The 10-year partnership between Kanye West and Gap, announced on June 26, came as a surprise to many.
Gap was struggling even before coronavirus devastated its retail sales and forced it to lay off about 10% of its corporate workforce. Then there’s West, with his record as a luminary in the worlds of sneakers, streetwear and high fashion. But the move actually fits quite easily alongside West’s history as someone who is constantly going against the most popular trends and common wisdom and trying to marry high fashion and accessibility.
The partnership is emblematic of the ways that fashion and streetwear are evolving: West is working with Gap; Fear of God’s Jerry Lorenzo just dropped the latest collection from his affordable basics brand Essentials. The culture of exclusivity and hype in streetwear is giving way to what both West and Lorenzo have called “democratic fashion.”
The partnership with Gap represents West’s biggest move toward mainstream fashion, but not the first. When his highly hyped collaboration with Adidas was becoming popular, significantly boosting Adidas’ ability to compete with Nike, West shifted production to make the brand’s sneakers more easily available. In 2018, after several years of Yeezy models being released in batches of only a few thousand — the first Yeezy Boost shoe had only 9,000 pairs produced — the Yeezy Boost 350 V2 was released in a quantity that reportedly exceeded a million pairs.
While many average consumers rejoiced at how easy it became to get a pair of Yeezys, which normally entered the resale market at over $1,000, some in the sneakerhead communities predicted that it marked the end of Yeezys as a highly hyped sneaker. So much of sneaker culture is built around exclusivity that the fact that West and Adidas had released a popular shoe that sold well was seen as a bad thing for the brand’s long-term hype.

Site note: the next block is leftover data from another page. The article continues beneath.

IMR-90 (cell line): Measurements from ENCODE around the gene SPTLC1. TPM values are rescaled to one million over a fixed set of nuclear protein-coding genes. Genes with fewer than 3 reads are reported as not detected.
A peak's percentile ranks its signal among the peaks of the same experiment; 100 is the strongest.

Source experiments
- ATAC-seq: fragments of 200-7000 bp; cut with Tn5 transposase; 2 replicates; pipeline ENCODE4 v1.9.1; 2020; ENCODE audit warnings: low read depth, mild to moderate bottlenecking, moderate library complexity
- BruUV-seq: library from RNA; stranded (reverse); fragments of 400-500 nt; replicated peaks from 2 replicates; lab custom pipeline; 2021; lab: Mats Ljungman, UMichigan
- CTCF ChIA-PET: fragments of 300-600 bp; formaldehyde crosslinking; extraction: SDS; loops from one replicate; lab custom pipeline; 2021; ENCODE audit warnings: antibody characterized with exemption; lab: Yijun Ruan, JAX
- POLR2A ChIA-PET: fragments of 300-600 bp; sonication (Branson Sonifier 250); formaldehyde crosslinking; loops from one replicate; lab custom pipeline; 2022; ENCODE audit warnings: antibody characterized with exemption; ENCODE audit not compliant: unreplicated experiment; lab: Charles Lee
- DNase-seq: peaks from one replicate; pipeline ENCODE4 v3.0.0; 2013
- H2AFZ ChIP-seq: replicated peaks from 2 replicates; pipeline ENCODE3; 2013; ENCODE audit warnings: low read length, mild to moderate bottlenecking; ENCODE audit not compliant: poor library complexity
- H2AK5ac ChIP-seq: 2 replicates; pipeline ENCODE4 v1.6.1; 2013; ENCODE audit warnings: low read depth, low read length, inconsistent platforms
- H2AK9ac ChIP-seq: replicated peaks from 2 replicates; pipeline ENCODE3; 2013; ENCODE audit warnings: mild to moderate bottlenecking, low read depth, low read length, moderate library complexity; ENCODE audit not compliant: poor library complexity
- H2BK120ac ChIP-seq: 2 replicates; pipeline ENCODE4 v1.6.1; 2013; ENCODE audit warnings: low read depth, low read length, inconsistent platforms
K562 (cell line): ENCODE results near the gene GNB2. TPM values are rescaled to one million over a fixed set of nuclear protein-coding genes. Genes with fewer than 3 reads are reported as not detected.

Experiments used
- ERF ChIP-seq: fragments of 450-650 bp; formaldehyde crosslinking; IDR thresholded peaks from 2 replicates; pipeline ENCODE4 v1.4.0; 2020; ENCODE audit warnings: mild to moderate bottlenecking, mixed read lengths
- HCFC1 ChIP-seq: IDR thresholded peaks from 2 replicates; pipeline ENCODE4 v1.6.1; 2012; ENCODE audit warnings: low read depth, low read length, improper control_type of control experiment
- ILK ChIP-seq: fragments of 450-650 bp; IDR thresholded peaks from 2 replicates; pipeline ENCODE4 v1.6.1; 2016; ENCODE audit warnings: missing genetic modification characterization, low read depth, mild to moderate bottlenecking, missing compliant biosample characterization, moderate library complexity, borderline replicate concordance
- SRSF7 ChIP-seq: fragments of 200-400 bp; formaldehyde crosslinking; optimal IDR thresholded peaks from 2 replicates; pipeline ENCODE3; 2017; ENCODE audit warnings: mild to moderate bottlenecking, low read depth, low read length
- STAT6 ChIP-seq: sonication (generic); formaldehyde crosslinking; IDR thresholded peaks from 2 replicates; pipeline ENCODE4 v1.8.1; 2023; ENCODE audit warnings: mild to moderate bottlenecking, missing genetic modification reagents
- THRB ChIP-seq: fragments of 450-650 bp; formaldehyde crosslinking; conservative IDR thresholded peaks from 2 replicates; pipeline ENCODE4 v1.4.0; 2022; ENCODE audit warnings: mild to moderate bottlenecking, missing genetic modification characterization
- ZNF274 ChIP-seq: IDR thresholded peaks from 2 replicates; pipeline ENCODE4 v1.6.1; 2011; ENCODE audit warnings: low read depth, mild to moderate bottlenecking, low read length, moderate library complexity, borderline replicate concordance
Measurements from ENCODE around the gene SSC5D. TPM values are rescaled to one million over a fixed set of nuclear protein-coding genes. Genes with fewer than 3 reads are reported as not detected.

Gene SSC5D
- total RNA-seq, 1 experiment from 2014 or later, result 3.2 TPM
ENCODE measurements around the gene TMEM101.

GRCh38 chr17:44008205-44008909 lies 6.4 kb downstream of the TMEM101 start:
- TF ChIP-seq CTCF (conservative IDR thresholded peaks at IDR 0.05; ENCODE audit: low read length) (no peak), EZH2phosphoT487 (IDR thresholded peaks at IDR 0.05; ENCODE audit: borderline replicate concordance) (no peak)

“When Adidas and Yeezy oversupplied the market, that really crashed the Yeezy resale market,” said Josh Luber, co-founder of StockX. “It used to be insane to get Yeezys for less than $1,000. When they restocked like that, it was bad for the resale market.”
But making Yeezys accessible didn’t kill the brand — in fact, Yeezy exploded in popularity. In 2019, the line sold more than $1.3 billion worth of shoes, an increase of more than 50% from the previous year.
“Kanye has already debunked the idea that exclusivity is the only way to create demand with the younger consumer,” said Krista Corrigan, retail analyst at Edited. “While hype and drop culture still hold a place in today’s streetwear scene, West proved through his Adidas partnership that democratic ideals and attainable retail prices can still elevate a brand to new heights. Kanye certainly has a track record for defying industry norms.”
But while West has had success following the uncool path in his decisions before, choosing Gap as a partner may be a little too much of a contrarian choice. The mall brand has struggled in the last few years. Sales were down as much as 10% all last year, thanks to inventory problems and low foot traffic, leading Gap to call off its plans to spin off Old Navy into a separate company. Those issues were compounded this year thanks to the coronavirus pandemic which led the brand to see a 43% drop in sales, losing nearly $1 billion.
West could be what Gap needs to help its ailing brand image, but the Yeezy brand also runs the opposite risk — that Gap’s poor performance in the last year will drag down Yeezy’s name. But it’s not just Gap that stands to gain from the partnership. West will also have access to Gaps’ “wide distribution network across the U.S,” said Corrigan. Gap has 3,300 stores on 90 countries.
“Gap makes the perfect vehicle for West to grow his Yeezy label,” Corrigan said. “Gap’s struggle to grow store sales and establish a strong identity with its consumer puts the brand in the market for partnership that will pay dividends down the road. With its elevated basics offering and massive existing store base, Kanye recognizes the potential of such a collaboration.”